Henry Scalf claims that the first headmaster of the academy was the previously mentioned Lewis Mayo, but this is hard to reconcile with the fact that Mayo didn't arrive in the region until 1837. The hard times which followed the Panic of 1837 probably put the academy out of business, because legislative records show that the building was empty by 1856. During the War Between the States, until it was accidently destroyed by fire, it was used as a barracks by Federal soldiers. The fire probably destroyed all its records. Henry Scalf knew old-timers who could remember playing in the pile of bricks which marked the site of the school.

Jack's childhood was a period of rapid economic development. When the first steamboat ascended the Levisa Fork of the Big Sandy and docked at Prestonsburg on May 20th, 1837, Jack was probably in the crowd which cheered its arrival. On the following day, after its "spring importations" had been unloaded, it carried a "pleasure party" of local dignitaries even farther up the river. The newspaper reporter covering this event noted that "coal of the finest quality" was visible in outcroppings along its banks. Here is a photo of the steamboat Cando docked at Prestonsburg in 1891:

In 1841, when Jack was twelve years old, Richard Deering established the first coal mine in Floyd County at Abbott Shoal, on land he had purchased from Jack's father. Although hard times nipped this enterprise in the bud, other mines soon followed. Located at the mouth of Abbott Creek, Abbott Shoal was also the center of the local logging industry, and as a young man Jack probably helped his father buy logs, saw them into lengths, tie them into rafts, and float them down the river to Catlettsburg. In 1849, keeping abreast of the new technology, Samuel May erected a steam-powered saw mill and grist mill at the mouth of Abbott Creek.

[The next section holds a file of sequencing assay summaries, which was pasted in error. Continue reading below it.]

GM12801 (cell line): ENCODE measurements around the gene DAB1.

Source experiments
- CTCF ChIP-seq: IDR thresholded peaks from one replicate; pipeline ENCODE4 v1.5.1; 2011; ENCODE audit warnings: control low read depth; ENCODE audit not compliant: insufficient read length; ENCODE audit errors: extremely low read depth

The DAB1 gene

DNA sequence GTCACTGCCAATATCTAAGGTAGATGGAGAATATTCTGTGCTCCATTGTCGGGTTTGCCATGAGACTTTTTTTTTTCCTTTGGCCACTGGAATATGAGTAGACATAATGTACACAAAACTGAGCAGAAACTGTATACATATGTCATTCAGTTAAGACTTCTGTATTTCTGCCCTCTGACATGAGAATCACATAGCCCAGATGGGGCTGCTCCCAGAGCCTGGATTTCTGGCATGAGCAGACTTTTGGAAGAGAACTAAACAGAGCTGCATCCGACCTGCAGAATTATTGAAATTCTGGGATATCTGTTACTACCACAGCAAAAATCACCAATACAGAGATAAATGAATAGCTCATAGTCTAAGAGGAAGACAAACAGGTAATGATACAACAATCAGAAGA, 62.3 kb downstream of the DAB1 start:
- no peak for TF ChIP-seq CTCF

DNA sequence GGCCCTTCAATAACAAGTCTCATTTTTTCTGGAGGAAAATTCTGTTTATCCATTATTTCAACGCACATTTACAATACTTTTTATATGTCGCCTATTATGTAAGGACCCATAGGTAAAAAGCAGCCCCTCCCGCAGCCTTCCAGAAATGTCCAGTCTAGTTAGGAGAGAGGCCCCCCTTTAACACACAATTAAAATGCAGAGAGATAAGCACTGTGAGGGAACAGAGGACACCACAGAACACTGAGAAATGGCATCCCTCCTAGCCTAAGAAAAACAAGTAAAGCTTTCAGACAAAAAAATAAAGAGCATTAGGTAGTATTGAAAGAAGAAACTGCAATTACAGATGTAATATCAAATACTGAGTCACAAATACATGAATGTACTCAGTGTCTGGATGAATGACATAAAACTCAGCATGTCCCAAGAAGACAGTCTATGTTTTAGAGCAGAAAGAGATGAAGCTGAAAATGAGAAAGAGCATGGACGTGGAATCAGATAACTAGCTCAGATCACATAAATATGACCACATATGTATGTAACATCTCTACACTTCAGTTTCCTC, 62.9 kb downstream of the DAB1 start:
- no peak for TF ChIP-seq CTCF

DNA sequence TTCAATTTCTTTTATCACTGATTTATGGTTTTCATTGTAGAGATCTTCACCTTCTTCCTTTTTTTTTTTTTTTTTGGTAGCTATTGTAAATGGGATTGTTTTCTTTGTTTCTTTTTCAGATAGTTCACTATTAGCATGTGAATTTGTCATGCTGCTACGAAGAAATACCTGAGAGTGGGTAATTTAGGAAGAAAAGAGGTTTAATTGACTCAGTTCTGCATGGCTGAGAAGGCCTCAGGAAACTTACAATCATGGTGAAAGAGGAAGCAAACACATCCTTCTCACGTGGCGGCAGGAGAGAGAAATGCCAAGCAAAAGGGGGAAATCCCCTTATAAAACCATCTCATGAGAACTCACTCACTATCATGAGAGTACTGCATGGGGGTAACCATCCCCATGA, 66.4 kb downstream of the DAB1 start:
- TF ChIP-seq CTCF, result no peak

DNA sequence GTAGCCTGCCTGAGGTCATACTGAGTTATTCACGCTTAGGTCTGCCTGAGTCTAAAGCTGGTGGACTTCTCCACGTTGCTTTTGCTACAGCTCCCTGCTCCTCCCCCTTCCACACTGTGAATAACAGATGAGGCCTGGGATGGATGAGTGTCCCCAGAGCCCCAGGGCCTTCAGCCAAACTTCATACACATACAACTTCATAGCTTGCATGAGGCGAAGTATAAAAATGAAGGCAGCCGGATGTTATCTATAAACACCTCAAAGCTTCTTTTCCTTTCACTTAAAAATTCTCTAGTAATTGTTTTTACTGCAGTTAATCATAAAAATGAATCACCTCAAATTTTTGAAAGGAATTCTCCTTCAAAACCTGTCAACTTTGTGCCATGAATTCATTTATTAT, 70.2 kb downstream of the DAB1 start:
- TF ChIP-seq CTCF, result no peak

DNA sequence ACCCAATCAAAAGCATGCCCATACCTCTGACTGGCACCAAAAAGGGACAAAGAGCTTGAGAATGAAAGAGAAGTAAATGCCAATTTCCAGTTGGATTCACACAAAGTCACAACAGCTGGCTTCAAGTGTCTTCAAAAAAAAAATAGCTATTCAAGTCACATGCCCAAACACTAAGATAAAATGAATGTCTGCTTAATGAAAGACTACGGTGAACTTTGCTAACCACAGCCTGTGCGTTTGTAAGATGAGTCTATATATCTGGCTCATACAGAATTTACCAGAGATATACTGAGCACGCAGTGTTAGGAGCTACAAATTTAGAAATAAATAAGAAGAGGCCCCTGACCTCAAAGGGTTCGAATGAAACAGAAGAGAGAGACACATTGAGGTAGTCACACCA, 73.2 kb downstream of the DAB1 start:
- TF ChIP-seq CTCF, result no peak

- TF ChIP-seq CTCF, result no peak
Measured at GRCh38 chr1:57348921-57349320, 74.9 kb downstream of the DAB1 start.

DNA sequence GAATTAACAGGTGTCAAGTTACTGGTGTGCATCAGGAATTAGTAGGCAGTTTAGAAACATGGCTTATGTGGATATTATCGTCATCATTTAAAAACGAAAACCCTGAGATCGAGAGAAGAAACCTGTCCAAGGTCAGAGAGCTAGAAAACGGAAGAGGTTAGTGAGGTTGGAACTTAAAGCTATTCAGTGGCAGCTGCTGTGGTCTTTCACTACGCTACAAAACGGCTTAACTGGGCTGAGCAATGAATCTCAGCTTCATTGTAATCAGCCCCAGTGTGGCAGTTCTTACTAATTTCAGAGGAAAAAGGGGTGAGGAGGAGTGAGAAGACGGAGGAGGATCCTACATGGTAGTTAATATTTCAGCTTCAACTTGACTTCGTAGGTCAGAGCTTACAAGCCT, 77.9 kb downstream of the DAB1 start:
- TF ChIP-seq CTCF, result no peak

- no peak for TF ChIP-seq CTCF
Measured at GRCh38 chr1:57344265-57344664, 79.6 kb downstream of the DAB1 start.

As the favorite son of Floyd County's leading politician, Jack would have been in the crowd when his father delivered the annual Fourth of July Oration from the balcony above the May House porch. State Senator from 1834 to 1839, Samuel was a tireless promoter of Eastern Kentucky projects, and it was largely due to his efforts that in 1837, the state legislature appropriated $25,000 for the construction of the Mount Sterling--Pound Gap Road. The first state highway in the region, this road ran from Mount Sterling through West Liberty, Hazel Green, Licking Station, Prestonsburg, Laynesville, and Piketon up to Pound Gap, where it linked up with a road constructed by the Commonwealth of Virginia. You can follow the route of the road on this 1834 Map of the Commonwealth of Kentucky. The road is visible in the foreground of this 1891 photograph of the south end of Prestonsburg:

During the years prior to the Civil War, the Pound Gap Road was used to drive livestock raised in the Bluegrass--horses, cattle, and hogs--to markets in Southwestern Virginia and Eastern Tennessee. Since it crossed the Big Sandy at Abbott Shoals, where he operated his grist mill and ferry, Samuel's interest in the road was personal as well as political. He dreamed of the day when his farm would become a livestock feeding station and his brick mansion a prosperous wayside inn.